The BIMHawk Revit plug-in automatically and instantly binds the set of parameters defined within a CIBSE PDT to a Revit family or project. When binding the parameters to a family the plug-in will also include the correct Industry Foundation Class export category to automatically enable the model to be exchanged from one BIM Platform to another.

And, most importantly, BIMHawk and the Revit bolt-on are free.

Is the lack of standard templates slowing the adoption of BIM?

Yes. With the launch of BIMHawk, CIBSE will help speed up the development, dissemination and adoption of standardised building services product data for use in BIM models. This will be a massive step forward in enabling collaborative working and in enabling the exchange of data and information throughout the project life-cycle in a consistent manner.

What one thing needs to be done to encourage all CIBSE members to adopt BIM?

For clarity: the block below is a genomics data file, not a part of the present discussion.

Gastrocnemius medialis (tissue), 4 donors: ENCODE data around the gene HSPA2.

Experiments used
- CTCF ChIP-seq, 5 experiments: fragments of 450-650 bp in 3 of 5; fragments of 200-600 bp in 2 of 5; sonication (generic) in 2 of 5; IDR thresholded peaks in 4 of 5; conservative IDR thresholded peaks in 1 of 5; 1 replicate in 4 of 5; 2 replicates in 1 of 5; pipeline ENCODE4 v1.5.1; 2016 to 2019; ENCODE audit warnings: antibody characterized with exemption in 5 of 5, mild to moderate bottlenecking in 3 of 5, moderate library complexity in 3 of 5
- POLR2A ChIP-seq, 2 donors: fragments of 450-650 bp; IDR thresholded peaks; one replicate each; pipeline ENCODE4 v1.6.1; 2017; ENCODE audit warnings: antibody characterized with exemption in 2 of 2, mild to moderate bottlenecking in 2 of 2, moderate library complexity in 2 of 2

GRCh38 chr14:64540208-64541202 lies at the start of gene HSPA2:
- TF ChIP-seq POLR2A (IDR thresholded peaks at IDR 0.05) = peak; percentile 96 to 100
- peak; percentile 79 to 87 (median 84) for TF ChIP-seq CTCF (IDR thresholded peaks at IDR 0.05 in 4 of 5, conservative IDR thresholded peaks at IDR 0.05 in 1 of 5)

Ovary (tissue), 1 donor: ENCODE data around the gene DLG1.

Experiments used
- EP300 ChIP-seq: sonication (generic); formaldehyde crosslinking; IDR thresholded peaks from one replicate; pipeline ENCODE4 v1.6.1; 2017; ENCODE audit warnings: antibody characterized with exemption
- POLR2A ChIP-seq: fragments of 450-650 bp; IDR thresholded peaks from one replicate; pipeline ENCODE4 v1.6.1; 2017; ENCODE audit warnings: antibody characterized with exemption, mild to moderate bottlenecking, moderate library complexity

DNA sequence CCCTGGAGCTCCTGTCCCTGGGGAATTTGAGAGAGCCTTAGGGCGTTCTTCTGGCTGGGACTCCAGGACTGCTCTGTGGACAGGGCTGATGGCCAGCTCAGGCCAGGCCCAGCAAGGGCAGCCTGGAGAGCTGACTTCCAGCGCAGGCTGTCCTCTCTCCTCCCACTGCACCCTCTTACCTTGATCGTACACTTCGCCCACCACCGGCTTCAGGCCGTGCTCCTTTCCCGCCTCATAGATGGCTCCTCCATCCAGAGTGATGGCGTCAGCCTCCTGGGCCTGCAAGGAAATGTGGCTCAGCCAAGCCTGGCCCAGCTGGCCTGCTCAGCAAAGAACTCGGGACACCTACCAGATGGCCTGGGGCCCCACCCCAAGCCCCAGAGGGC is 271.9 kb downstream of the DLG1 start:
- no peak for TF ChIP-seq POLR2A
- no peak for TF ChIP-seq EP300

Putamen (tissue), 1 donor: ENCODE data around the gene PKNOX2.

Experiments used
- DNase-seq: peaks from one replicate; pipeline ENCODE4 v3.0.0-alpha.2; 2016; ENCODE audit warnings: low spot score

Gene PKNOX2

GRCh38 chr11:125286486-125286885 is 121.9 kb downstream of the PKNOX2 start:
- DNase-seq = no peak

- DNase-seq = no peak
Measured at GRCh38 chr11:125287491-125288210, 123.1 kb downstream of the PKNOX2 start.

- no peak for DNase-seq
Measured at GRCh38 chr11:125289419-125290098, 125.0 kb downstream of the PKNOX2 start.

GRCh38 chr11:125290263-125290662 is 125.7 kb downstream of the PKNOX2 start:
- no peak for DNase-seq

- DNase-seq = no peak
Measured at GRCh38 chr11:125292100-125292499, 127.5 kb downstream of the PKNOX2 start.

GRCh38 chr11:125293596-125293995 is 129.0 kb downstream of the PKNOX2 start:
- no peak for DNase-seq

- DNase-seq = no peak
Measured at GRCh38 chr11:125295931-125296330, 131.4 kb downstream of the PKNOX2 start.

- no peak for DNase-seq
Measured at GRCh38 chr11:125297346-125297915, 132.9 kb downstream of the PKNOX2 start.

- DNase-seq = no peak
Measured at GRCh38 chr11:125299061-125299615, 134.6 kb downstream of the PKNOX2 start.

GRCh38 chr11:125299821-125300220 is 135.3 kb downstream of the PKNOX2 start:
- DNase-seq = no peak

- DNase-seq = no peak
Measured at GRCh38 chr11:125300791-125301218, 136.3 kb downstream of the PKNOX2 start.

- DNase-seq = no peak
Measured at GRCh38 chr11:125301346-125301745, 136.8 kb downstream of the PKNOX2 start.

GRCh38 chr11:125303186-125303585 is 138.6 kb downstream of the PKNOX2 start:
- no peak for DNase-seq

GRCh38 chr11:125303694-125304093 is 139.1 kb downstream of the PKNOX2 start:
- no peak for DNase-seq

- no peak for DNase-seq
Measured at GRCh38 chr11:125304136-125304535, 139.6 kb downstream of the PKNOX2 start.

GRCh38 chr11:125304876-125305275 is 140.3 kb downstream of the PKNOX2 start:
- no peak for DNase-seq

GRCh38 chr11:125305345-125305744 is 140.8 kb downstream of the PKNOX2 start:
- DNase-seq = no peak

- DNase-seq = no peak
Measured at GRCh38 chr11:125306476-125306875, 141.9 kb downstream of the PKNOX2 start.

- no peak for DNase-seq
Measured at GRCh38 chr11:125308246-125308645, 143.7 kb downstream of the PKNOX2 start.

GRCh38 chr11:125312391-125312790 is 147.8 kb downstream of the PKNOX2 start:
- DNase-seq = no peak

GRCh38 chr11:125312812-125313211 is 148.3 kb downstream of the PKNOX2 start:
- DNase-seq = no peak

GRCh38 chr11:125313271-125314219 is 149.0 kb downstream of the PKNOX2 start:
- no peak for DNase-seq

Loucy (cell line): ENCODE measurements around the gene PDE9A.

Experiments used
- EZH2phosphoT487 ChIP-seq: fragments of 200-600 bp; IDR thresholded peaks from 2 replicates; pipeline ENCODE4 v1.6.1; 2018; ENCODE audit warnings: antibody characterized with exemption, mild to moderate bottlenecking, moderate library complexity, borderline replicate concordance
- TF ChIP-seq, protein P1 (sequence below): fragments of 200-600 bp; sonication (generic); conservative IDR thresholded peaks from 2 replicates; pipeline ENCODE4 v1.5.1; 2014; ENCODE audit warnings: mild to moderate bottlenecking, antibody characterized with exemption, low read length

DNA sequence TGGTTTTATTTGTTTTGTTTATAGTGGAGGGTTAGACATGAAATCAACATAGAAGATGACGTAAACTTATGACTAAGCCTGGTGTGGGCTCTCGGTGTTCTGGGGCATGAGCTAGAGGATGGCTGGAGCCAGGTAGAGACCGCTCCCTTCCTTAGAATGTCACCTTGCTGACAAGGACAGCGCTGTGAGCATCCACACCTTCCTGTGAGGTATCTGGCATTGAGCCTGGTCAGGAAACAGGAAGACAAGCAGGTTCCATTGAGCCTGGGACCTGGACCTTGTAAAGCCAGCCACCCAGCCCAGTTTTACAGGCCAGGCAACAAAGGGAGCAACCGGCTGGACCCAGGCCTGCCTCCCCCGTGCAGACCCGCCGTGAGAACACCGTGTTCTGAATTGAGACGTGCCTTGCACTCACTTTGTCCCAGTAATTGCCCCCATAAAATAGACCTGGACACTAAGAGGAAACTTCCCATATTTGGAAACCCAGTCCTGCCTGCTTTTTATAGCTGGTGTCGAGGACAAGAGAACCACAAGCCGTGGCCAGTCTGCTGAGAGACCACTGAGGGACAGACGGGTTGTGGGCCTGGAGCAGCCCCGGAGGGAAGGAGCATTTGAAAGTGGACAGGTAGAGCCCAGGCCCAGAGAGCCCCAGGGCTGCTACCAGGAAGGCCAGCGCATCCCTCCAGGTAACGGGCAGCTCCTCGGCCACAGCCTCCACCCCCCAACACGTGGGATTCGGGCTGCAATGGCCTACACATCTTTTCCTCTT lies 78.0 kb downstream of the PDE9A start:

The majority of CIBSE members have adopted, or are adopting BIM. However, the big challenge for CIBSE members has been that they are unable to maximise the benefits of BIM because of a lack of consistent building services product data attached to BIM Object models. BIMHawk now ensures that a product model and its accompanying data can be imported directly into a BIM platform.

 

CIBSE recognised the need for standardised product data in 2011. BIM is supposed to make the construction process better, faster and cheaper, but often these bespoke product models suffered from flaws which limited compatibility and interoperability between BIM modelling platforms.– Carl Collins, CIBSE